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Vol. 213, No. 2, 2006
Issue release date: August 2006
Section title: Clinical and Laboratory Investigations
Dermatology 2006;213:93–101
(DOI:10.1159/000093847)

Eosinophilic Fasciitis 30 Years after – What Do We Really Know?

Report of 11 Patients and Review of the Literature

Antic M.a · Lautenschlager S.b · Itin P.H.c
aDepartment of Internal Medicine, General Hospital Waid, and bOutpatient Clinic of Dermatology, General Hospital Triemli, Zurich; cDepartment of Dermatology, University Hospital Basel, Basel, and Kantonsspital Aarau, Aarau, Switzerland

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Article / Publication Details

First-Page Preview
Abstract of Clinical and Laboratory Investigations

Received: 7/22/2005
Accepted: 2/13/2006
Published online: 8/28/2006
Issue release date: August 2006

Number of Print Pages: 9
Number of Figures: 5
Number of Tables: 2

ISSN: 1018-8665 (Print)
eISSN: 1421-9832 (Online)

For additional information: http://www.karger.com/DRM

Abstract

Background: Eosinophilic fasciitis (EF) is a rare fibrosing disorder associated with peripheral eosinophilia and scleroderma-like induration of the distal extremities which affects substantially quality of life. Although the disease has been described 30 years ago, the etiology and pathomechanisms are still obscure, and consensus for therapy is lacking. Numerous case reports of patients with EF exist but series are scarce. Patients and Methods: Eleven patients with EF from the Department of Dermatology, Kantonsspital Aarau, the University Hospital Basel and the Outpatient Clinic of Dermatology, Triemli Hospital Zurich, Switzerland, were retrospectively studied. Results: In 4 patients the initial diagnosis was not recognized by the referring nondermatologists. The median age was 55 years, excluding the youngest patient ever diagnosed with EF (age = 1 year). All patients showed an induration of the skin, which led to painful contractures in the joints in 3 cases. All but 2 patients demonstrated edema. A slight predominance of the upper extremities was observed. Sclerodactyly was noticed in 1 patient. Three patients reported an initial trauma at the affected site. Two patients were tested positive for borreliosis. One patient subsequently developed aplastic anemia and Hashimoto thyroiditis. Visceral or extracutaneous involvement was absent. Eight patients had a full or partial recovery under corticosteroids whereas in 2, improvement could be achieved only with cyclosporine, azathioprine or cyclophosphamide. Conclusions: The diagnosis of EF can be established by clinical, laboratory and histological findings. In general, corticosteroids are highly efficacious in EF and only a minority of patients need other immunosuppressive or cytostatic drugs.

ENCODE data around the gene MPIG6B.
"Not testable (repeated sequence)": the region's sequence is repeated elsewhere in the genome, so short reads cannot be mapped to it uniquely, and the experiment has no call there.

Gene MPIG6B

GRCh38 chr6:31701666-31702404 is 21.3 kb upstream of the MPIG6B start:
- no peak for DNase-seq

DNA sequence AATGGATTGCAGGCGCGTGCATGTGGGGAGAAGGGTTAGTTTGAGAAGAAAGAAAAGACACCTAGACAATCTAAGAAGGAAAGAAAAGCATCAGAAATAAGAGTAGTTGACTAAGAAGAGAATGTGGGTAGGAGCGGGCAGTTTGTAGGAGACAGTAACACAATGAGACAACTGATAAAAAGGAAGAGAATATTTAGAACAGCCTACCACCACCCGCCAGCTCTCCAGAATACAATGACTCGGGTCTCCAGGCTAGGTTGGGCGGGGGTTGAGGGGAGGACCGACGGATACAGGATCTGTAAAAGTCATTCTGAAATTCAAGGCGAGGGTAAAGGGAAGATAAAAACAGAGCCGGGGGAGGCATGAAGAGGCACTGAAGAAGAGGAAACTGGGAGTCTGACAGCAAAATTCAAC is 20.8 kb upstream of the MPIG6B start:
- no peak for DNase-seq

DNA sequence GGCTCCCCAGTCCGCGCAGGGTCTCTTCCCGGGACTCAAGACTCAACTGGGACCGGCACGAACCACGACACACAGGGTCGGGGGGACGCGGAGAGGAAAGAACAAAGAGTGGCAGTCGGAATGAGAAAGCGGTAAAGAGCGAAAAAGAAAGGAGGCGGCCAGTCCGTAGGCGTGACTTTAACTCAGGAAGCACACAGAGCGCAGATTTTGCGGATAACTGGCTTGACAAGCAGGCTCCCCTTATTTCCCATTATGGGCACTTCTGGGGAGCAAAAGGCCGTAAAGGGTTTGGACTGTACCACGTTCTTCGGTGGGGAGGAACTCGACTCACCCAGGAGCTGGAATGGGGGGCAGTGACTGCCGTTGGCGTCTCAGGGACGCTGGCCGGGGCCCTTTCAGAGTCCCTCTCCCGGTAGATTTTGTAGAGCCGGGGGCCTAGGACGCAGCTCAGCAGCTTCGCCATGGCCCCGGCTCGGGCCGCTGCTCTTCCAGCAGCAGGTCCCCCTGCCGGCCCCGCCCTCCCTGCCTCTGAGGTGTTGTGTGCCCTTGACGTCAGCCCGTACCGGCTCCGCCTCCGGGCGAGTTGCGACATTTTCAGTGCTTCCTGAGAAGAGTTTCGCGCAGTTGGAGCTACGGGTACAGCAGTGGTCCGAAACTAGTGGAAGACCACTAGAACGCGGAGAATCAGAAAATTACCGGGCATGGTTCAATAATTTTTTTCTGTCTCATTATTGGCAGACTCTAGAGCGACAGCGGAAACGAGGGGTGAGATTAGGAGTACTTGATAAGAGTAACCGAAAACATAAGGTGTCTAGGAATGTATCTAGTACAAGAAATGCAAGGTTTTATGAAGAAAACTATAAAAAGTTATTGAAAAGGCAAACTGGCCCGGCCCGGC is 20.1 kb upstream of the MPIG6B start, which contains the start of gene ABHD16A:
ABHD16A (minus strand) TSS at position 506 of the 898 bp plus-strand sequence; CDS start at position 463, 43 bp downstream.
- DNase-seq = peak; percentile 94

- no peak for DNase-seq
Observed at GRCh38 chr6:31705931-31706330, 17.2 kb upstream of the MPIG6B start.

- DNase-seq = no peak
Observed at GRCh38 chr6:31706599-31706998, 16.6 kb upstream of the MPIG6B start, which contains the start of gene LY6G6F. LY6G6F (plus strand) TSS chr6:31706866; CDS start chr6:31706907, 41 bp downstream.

© 2006 S. Karger AG, Basel


  

Author Contacts

Peter H. Itin
Department of Dermatology, University of Basel
Petersgraben 4
CH–4031 Basel (Switzerland)
Tel. +41 61 265 4086, Fax +41 61 265 4200, E-Mail peter.itin@unibas.ch

  

Article Information

Received: July 22, 2005
Accepted: February 16, 2006
Number of Print Pages : 9
Number of Figures : 5, Number of Tables : 2, Number of References : 66

  

Publication Details

Dermatology

Vol. 213, No. 2, Year 2006 (Cover Date: August 2006)

Journal Editor: Saurat, J.-H. (Geneva)
ISSN: 1018–8665 (print), 1421–9832 (Online)

For additional information: http://www.karger.com/DRM


Article / Publication Details

First-Page Preview
Abstract of Clinical and Laboratory Investigations

Received: 7/22/2005
Accepted: 2/13/2006
Published online: 8/28/2006
Issue release date: August 2006

Number of Print Pages: 9
Number of Figures: 5
Number of Tables: 2

ISSN: 1018-8665 (Print)
eISSN: 1421-9832 (Online)

For additional information: http://www.karger.com/DRM


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